And still your friends are dying.
Eventually, but far, far, far too late, people wake up and realize that this isn’t just happening to weed out the undesirables — this is happening to PEOPLE. HUMAN BEINGS are dying and suffering and there is no explanation. Eventually money is allocated, political resources bring pressure to bear, advancements are made. But the damage is done. According to the CDC data, more than a quarter of a million people in the US died because of AIDS just in the years between 1987 and 1995. That’s 28,347 a year. 78 people every single day in the US alone.
Honestly, I cannot imagine it. I cannot imagine the pain, the helplessness, the fear, the grief. The sheer magnitude of the crisis. This now-famous picture is of San Francisco Gay Men’s Chorus was taken by Eric Luse in 1993. He captioned it, “The men in white are the surviving members of the original San Francisco Gay Men’s choir (sic). The others represent those lost to AIDS.”
Luse released the same photo in 1996, saying, “The Gay Men’s Chorus posed to illustrate the impact of AIDS. Those dressed in black, with their backs turned, represent those who had died. Today, all their backs would be turned because the obituary list is now 47 names longer than the chorus roster. For each man singing these days, more than one chorus member has died of AIDS.”
Or look at the AIDS Quilt.
Per the aidsquilt.org website, “The Quilt was conceived in November of 1985 by long-time San Francisco gay rights activist Cleve Jones. Since the 1978 assassinations of gay San Francisco Supervisor Harvey Milk and Mayor George Moscone, Jones had helped organize the annual candlelight march honoring these men. While planning the 1985 march, he learned that over 1,000 San Franciscans had been lost to AIDS. He asked each of his fellow marchers to write on placards the names of friends and loved ones who had died of AIDS. At the end of the march, Jones and others stood on ladders taping these placards to the walls of the San Francisco Federal Building. The wall of names looked like a patchwork quilt. Inspired by this sight, Jones and friends made plans for a larger memorial.”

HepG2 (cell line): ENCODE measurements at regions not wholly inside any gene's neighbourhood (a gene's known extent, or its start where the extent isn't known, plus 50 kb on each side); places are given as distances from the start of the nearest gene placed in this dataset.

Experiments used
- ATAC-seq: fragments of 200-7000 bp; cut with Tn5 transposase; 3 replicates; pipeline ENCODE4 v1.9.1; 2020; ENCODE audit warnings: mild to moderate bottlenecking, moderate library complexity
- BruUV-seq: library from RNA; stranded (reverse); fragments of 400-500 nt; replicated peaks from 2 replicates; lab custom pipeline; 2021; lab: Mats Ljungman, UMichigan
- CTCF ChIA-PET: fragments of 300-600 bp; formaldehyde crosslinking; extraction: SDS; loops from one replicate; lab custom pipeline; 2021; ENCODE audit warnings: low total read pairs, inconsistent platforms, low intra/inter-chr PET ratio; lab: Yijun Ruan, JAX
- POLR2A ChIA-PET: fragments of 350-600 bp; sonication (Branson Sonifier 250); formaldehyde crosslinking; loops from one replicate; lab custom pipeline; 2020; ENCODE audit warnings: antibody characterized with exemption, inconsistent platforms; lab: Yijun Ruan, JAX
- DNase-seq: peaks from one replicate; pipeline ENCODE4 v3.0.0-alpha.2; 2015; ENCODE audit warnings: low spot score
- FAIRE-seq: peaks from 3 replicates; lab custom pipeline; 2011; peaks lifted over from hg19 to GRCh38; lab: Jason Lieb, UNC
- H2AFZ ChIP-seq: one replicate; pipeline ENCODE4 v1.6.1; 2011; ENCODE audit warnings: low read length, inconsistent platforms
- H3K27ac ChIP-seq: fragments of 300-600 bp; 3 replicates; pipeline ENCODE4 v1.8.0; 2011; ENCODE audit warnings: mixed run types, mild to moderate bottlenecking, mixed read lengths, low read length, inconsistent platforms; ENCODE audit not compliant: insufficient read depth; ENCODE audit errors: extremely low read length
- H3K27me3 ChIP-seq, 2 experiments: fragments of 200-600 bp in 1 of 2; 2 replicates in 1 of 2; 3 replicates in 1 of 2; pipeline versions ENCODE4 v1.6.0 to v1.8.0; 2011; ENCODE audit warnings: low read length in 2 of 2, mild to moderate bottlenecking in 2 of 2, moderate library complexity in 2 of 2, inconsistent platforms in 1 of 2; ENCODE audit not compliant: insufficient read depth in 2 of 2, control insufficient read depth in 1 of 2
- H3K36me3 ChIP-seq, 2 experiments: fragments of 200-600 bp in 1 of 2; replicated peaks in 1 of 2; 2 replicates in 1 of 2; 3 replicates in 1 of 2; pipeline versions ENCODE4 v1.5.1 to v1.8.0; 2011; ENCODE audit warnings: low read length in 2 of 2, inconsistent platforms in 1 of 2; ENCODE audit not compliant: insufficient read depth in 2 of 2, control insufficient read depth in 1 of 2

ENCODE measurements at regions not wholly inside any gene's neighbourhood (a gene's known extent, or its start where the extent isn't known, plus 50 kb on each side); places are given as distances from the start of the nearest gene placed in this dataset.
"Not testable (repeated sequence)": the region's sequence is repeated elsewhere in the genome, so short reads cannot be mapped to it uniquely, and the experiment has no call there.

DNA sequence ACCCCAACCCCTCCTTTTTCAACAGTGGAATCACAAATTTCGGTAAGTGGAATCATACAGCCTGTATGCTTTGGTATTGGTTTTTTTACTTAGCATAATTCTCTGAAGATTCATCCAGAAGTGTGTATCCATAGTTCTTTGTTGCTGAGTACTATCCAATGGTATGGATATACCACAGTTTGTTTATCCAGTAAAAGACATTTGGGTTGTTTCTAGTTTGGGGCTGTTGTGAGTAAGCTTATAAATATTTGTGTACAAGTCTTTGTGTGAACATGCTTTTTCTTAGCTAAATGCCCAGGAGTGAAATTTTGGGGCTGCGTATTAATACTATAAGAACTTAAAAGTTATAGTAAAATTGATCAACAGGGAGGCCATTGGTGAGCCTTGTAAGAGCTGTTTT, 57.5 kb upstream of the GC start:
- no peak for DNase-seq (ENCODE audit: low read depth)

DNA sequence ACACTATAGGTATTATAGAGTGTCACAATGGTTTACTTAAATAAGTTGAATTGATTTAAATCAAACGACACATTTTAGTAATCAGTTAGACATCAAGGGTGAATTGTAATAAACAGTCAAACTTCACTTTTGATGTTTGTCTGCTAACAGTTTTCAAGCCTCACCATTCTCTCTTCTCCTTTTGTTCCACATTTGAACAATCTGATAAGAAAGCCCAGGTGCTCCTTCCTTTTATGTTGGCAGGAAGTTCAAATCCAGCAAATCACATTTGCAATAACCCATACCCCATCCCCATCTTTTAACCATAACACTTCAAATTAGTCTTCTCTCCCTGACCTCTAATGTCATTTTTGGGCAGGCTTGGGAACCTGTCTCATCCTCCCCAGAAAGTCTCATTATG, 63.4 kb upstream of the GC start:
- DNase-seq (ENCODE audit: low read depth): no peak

Looking up how big it is now, the website reads, “As of June 2016, The AIDS Memorial Quilt is composed of more than 49,000 panels on 5,956 blocks (blocks are the twelve foot square building blocks of The Quilt seen at displays). Most blocks are composed of 8 separate panels, remembering the lives of eight individuals lost to AIDS.”
Here’s the AIDS Quilt laid out on the National Mall:
The scope of it all is just staggering. How much generational knowledge did the LGBT community lose in less than a couple of decades? Our elders, the ones who had survived far worse stigma, far worse violence, taken from us in silence. The Stonewall Riots were in 1969 — how many people who were there in those years of activism are with us still, and how many were taken before we even knew how badly we need them?
What’s the quickest way to kill a rebellion? It’s not taking away rights, or starving people, or punishing the ring-leaders. It is, and always has been, silencing human memory. When you take away those with knowledge, those with experience, those who gained scars in the name of their cause, the people left behind have no choice but to start over. It puts them at a constant disadvantage against the power.
Now, back to “Seasons of Love.”
Think about that song and realize that the LGBT community in those years were measuring their years in death, in funerals, in loss, in new diagnoses.
“In truth that she learned
Or in times that he cried
In bridges he burned
Or the way that she died.”
And it ends on the line, “Remember the love.”
It is a fucking miracle that the LGBT community held together in those years, and held together so strongly that they could lead the next generation in a new wave of rebellion and activism and change.
But that miracle? That isn’t a miracle given by a deity or some inhuman act.
It is a very human miracle. Perhaps the most human miracle of all. Because of those who survived, those who remained, not all of them ever recovered. Not all of them ever returned to living the way they had been before the blight of AIDS in their lives. But those who did, those who found their voices in the chaos, those who fought and kept fighting, those who loved and kept loving, their power, their strength — THAT is what cannot be measured.
Because they remembered love. They remembered those they had lost, and promises they had made. They remembered the truth of being themselves. They remembered the tiny points of hope and humanity in amidst the horror.
I sang this song at the end of every stupid concert in middle school and high school and never knew. My sheltered life meant I barely knew of the existence of the LGBT community until college. I had NO IDEA the damage done to my own people, the ordeal with which my would-be peers and leaders and elders had been faced.
I sang this song and thought I understood love, thought I understood “moments so dear.”
Now, I’m not sure I understand it at all. Because I don’t actually know if I could live even one year like that hell and come out the other end able to sing “remember the love.” I don’t actually know if my own heart could remain intact after decades of grief. I don’t know if I have the fortitude to be one of the survivors.
And yet the song begs you to try. It begs you to measure life in love, because that’s the only thing that matters, the only way forward, the only light in the darkness.
And then, tellingly, it ends. It doesn’t end triumphantly, with a grand final chord and a golden sound. It ends abruptly, softly, into silence.
Maybe that’s the silence left in grief. Maybe it’s the silence left of hope. Maybe it’s the silence waiting for the future to create the next sound.
For me, it’s the silence of the question to which I still have no answer.
How do you measure a year?
How do you measure a life?
What will you remember?